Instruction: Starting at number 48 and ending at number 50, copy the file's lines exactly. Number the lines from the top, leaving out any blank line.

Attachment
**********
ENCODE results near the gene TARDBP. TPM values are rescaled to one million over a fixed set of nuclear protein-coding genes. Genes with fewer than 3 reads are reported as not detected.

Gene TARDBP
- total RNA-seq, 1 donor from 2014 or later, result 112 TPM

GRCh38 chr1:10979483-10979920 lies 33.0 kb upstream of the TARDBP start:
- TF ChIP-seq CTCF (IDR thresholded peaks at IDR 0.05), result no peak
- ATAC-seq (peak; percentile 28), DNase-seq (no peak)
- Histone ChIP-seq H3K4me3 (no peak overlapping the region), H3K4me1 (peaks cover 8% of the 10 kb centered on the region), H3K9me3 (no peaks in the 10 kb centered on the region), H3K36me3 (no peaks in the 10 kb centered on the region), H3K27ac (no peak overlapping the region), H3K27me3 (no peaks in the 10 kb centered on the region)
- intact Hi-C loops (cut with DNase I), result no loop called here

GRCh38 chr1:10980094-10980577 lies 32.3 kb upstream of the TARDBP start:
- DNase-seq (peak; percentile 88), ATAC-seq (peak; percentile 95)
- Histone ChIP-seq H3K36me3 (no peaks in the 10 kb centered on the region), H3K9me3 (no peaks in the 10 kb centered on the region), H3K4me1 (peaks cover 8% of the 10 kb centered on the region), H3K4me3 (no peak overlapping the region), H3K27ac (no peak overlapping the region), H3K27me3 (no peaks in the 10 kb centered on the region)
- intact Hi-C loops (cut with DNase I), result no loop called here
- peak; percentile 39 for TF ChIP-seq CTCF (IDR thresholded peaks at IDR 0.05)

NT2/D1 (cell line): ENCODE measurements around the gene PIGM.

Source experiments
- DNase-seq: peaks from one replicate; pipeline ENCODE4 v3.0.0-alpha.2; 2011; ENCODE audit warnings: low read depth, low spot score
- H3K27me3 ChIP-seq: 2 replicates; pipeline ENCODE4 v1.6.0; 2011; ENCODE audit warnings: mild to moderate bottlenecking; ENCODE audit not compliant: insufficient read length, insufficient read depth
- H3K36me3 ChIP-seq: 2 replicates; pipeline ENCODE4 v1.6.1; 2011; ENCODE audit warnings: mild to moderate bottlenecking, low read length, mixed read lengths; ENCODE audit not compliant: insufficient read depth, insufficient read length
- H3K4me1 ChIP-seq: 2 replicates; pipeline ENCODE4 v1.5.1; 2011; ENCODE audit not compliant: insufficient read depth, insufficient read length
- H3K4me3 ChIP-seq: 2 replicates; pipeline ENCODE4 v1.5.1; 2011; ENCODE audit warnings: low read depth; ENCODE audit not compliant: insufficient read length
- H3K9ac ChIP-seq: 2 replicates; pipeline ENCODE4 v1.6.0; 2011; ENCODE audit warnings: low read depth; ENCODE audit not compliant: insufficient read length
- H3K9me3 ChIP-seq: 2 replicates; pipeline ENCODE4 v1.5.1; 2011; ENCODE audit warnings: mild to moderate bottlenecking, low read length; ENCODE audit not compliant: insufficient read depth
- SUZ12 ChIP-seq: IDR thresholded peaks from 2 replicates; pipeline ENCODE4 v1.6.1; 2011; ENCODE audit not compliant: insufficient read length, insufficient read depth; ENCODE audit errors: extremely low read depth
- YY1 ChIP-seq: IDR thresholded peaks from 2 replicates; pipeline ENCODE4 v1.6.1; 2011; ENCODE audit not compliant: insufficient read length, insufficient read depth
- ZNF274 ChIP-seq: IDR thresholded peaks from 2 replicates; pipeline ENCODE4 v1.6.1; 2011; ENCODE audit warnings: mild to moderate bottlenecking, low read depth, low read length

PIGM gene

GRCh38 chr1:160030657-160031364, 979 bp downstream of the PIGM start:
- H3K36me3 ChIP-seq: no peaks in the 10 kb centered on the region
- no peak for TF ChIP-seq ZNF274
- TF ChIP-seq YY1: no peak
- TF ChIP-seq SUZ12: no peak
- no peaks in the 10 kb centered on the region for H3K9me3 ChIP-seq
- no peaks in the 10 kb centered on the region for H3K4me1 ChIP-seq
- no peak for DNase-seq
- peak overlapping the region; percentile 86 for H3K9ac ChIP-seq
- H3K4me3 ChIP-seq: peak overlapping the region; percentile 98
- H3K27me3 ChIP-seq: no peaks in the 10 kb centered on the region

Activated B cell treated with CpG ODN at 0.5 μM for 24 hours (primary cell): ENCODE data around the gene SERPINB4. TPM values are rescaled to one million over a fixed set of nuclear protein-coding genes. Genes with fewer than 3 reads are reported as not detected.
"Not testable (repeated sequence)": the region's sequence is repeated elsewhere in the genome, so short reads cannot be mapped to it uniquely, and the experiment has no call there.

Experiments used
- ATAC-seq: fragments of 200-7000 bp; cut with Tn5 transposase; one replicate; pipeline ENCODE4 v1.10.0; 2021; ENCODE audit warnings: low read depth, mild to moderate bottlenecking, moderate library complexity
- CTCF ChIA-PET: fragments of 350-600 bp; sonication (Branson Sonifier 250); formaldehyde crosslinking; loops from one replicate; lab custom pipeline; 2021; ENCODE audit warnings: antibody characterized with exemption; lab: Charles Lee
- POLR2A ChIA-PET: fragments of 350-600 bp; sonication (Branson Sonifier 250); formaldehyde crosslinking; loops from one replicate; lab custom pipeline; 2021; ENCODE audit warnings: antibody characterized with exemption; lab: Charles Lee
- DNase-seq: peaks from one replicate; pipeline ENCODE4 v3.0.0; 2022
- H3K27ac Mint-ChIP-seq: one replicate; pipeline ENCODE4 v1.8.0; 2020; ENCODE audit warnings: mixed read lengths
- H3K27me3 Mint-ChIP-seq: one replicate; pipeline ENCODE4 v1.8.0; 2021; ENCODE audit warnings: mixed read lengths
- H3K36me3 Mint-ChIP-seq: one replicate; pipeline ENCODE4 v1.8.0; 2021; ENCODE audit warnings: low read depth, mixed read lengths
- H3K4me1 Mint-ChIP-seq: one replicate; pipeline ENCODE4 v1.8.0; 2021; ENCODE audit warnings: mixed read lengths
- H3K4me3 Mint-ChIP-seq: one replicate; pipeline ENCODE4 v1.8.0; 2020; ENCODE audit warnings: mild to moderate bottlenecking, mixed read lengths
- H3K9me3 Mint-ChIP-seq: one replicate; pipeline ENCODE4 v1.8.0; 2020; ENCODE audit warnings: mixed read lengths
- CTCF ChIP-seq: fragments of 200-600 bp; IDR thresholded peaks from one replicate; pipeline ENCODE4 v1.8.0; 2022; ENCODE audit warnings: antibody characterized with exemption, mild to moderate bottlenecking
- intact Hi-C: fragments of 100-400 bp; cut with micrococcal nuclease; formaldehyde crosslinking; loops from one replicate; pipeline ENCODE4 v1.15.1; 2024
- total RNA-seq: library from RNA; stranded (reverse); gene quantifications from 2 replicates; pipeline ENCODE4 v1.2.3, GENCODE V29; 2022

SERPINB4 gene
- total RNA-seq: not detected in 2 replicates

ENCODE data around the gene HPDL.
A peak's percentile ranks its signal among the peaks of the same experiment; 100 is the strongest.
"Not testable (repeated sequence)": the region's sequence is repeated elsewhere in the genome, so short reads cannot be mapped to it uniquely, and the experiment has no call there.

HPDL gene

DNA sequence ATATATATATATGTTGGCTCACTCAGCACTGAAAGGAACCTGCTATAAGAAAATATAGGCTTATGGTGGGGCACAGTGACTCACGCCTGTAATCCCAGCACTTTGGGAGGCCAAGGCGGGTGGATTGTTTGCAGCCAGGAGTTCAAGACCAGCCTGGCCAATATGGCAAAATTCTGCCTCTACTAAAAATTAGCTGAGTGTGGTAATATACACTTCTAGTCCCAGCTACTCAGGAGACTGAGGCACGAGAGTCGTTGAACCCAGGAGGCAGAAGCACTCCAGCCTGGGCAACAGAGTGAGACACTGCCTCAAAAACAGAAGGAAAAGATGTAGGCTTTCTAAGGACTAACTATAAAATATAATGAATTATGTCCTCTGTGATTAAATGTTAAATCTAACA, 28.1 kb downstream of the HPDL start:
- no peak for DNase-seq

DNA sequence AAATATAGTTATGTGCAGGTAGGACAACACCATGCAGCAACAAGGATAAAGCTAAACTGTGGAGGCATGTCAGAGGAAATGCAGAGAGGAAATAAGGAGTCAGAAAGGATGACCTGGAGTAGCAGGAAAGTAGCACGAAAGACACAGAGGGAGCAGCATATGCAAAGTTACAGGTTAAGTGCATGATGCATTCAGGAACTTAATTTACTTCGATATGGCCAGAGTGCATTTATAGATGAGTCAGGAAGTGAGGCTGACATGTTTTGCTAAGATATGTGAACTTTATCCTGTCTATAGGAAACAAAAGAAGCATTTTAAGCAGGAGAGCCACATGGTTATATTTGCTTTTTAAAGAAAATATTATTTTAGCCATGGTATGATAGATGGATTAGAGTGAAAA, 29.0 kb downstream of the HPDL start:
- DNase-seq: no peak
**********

- H3K4me1 Mint-ChIP-seq: one replicate; pipeline ENCODE4 v1.8.0; 2021; ENCODE audit warnings: mixed read lengths
- H3K4me3 Mint-ChIP-seq: one replicate; pipeline ENCODE4 v1.8.0; 2020; ENCODE audit warnings: mild to moderate bottlenecking, mixed read lengths
- H3K9me3 Mint-ChIP-seq: one replicate; pipeline ENCODE4 v1.8.0; 2020; ENCODE audit warnings: mixed read lengths